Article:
Hong Kong banking hiring holds surprisingly “steady” (for now), despite 14 weeks of unrest
Fourteen straight weeks of mass protests, shrinking growth on the mainland, a flatlining economy at home, a trade war between the US and China, a bearish local stock market, and cost-cutting at banks like HSBC: it’s safe to say that the macro environment could be better if you’re looking for a banking job in Hong Kong. But despite the (big) headwinds, finance recruiters in the city say hiring is stable or only slightly down year-on-year, as new jobs in Hong Kong’s virtual banks help to offset cuts in front-office investment banking.
Elaine Lam, associate director of Robert Half, describes the job market across the banking sector as “reasonably steady”, while Sid Sibal, director of banking and finance at Hudson, says it’s “flat” compared with last year as banks maintain existing headcount by replacing staff who leave. “The social situation in Hong Kong hasn’t made a big impact as yet – barring a few isolated cases,” says Sibal. This is in contrast to sectors such as retail and tourism, which have cut hiring as businesses reel from the impact of the civil unrest.
Hong Kong has experienced the usual summer slowdown in banking recruitment over the past few weeks, says Rhoda Rivera, associate director at recruiters Ambition. Managers have been on holiday, causing delays to hiring decisions, and banks have begun their seasonal second-half tightening of headcount budgets while they plan for next year. The job market in financial services has not been greatly affected by the unrest in Hong Kong, says Rivera.
Some recruiters, however, believe the sometimes-violent unrest in Hong Kong is having an impact – albeit a fairly minor one – on the banking job market, primarily by further slowing down hiring decisions. Police and protestors clashed again this weekend as police used tear gas to disperse anti-government marchers in Causeway Bay, and some demonstrators set fire to barricades in Central.
In this “highly-sensitive environment”, banks are “exercising extra caution” when recruiting, says Rick Chung, associate director of banking and financial services at Randstad. Local candidates are as keen to apply for new jobs as they were last year, but they’re more “selective” about accepting offers and are paying more attention to the “stability” of the bank and the team, says Chung.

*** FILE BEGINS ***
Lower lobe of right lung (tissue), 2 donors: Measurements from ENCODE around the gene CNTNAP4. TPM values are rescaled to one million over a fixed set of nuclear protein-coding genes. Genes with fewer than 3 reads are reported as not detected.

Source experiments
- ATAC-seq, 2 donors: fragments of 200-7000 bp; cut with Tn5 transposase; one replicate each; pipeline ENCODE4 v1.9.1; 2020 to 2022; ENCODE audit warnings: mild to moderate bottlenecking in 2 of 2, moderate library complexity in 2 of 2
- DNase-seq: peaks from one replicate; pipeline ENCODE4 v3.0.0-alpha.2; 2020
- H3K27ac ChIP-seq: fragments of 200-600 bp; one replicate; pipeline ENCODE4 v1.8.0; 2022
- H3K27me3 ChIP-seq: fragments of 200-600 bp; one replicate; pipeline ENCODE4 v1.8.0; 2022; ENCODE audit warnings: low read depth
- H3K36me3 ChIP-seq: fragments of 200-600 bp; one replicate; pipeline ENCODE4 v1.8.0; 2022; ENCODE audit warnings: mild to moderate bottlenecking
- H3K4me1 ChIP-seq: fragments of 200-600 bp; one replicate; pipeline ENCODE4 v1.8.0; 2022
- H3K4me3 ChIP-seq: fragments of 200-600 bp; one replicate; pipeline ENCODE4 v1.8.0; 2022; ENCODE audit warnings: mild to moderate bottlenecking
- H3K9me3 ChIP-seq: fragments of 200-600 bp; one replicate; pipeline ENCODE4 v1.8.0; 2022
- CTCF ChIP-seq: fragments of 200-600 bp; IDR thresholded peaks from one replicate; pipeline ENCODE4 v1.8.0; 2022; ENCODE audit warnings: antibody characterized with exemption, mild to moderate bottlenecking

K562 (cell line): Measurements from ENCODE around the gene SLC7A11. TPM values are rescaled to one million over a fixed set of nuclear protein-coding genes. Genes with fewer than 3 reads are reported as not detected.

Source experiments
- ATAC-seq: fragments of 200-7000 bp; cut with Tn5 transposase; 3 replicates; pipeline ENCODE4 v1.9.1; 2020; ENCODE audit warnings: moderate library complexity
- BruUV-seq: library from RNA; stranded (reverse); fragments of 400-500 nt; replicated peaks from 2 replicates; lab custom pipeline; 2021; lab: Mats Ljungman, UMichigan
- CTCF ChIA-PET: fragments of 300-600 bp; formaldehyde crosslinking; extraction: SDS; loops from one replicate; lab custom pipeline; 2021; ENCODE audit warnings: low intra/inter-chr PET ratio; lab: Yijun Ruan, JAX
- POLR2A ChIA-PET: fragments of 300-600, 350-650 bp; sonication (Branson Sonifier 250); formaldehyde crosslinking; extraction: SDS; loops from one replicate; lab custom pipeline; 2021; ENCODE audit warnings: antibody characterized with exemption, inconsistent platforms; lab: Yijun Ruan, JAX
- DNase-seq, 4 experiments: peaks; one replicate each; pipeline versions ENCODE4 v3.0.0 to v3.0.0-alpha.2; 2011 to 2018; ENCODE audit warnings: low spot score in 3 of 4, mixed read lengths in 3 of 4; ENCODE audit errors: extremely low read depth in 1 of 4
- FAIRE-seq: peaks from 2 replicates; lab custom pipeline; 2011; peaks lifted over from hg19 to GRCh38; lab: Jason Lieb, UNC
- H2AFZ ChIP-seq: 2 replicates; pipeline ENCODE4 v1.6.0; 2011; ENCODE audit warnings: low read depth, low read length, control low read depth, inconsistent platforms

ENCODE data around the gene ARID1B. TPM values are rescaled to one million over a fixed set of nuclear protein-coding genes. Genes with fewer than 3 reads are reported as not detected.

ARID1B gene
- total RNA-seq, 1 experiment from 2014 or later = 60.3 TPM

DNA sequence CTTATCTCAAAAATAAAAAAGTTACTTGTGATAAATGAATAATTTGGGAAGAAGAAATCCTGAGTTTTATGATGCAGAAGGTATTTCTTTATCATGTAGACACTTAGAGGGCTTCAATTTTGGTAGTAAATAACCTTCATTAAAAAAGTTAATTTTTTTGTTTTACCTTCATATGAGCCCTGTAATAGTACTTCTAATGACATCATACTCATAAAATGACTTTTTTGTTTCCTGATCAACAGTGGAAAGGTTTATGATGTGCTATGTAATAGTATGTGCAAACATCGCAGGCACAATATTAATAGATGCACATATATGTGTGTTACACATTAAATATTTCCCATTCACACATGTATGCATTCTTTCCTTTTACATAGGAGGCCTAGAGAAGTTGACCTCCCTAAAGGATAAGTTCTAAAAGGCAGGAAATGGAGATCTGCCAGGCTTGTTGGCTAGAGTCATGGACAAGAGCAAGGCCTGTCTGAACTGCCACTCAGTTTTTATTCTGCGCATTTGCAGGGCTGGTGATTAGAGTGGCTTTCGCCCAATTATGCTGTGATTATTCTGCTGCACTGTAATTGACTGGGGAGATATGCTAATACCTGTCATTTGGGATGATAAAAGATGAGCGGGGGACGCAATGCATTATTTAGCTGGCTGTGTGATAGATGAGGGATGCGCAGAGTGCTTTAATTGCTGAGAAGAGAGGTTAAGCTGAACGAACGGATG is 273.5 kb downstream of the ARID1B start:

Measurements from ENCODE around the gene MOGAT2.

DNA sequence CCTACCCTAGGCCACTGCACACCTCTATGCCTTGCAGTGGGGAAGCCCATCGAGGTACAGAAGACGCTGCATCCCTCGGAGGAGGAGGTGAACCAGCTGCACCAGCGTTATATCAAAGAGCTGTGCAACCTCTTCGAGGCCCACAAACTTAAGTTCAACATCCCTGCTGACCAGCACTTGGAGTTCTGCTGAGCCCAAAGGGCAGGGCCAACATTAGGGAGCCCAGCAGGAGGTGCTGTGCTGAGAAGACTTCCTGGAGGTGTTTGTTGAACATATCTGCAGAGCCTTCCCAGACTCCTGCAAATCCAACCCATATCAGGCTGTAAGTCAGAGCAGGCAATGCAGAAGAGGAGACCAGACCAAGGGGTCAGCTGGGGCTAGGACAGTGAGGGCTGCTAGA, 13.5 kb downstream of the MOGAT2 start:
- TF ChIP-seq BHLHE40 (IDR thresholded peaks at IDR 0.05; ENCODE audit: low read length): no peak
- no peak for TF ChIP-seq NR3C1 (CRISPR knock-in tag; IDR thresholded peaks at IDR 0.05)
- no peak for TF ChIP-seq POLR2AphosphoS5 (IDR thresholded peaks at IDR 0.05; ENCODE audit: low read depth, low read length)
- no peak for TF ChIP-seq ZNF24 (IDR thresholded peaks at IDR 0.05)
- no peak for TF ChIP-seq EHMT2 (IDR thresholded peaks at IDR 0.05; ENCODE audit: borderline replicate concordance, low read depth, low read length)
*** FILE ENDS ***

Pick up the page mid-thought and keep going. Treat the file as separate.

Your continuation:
Overseas-based job seekers – whose ranks have greatly thinned this decade because of increasing demand for Mandarin skills – are exercising similar caution. Abimanu Jeyakumar, head of Selby Jennings in Hong Kong, says foreign candidates are now asking him more probing questions before deciding whether to relocate. “But the political situation hasn’t stopped them from moving,” he adds. “Hong Kong remains and will remain the regional HQ for much of Asia’s global markets and capital markets activity.”
Senior candidates from the US or Europe, who had previously confined their Asian job searches to Hong Kong, are now open to roles elsewhere in the region, such as in Singapore, says another headhunter, speaking off the record. “But if I offer them a good role in HK, they still take it. For now, despite the protests, Hong Kong is still the preferred Asian destination on the sell-side or buy-side for a lot of people,” he adds.
Although the Hong Kong job market is flat overall, there are some pockets of growth, in particular roles within Hong Kong’s newly minted virtual banking sector, says Lam from Robert Half. The eight online-only banks, which are backed by firms including Standard Chartered and Ant Financial Services, are due to launch later this year and are hiring in functions such as technology, compliance and strategy. “These roles represent an entirely new influx of opportunities,” says Lam. “Many virtual banks are poaching from traditional banks by offering sizable pay rises,” adds Sibal from Hudson.
But there are also areas where recruitment has fallen year-on-year – front-office investment banking and trading chief among them. The drop – which recruiters put in the region of 10% to 15% – hasn’t been triggered by the political crisis in Hong Kong. It’s mainly due to slowing economic growth in Greater China, and restructuring drives at firms such as Deutsche Bank and HSBC, which are culling 18,000 and 4,000 jobs, respectively, globally. Deutsche, for example, cut its Asian equities team in July. “There’s been a slight decrease in front-end roles like equity analysts within investment banks, although back-office IB recruitment has stayed on par with previous years,” says Lam.
The long-term prognosis for the Hong Kong job market remains unclear. “If the Chinese army is deployed against the pro-democracy movement, banks may start to reconsider Hong Kong as their Asian HQ because there would be little differentiation between HK and the mainland,” says a second headhunter, who also asked to remain anonymous. “But I think we’re a long way from that. Hong Kong may be a smaller cash cow to China than it was 10 years ago, but it’s still a cash cow. And most China-focused bankers wouldn’t want to relocate to Singapore – it’s five or six hours’ flight from China and could never match the connectivity to China that Hong Kong has.”
Image credit: Nikada, Getty
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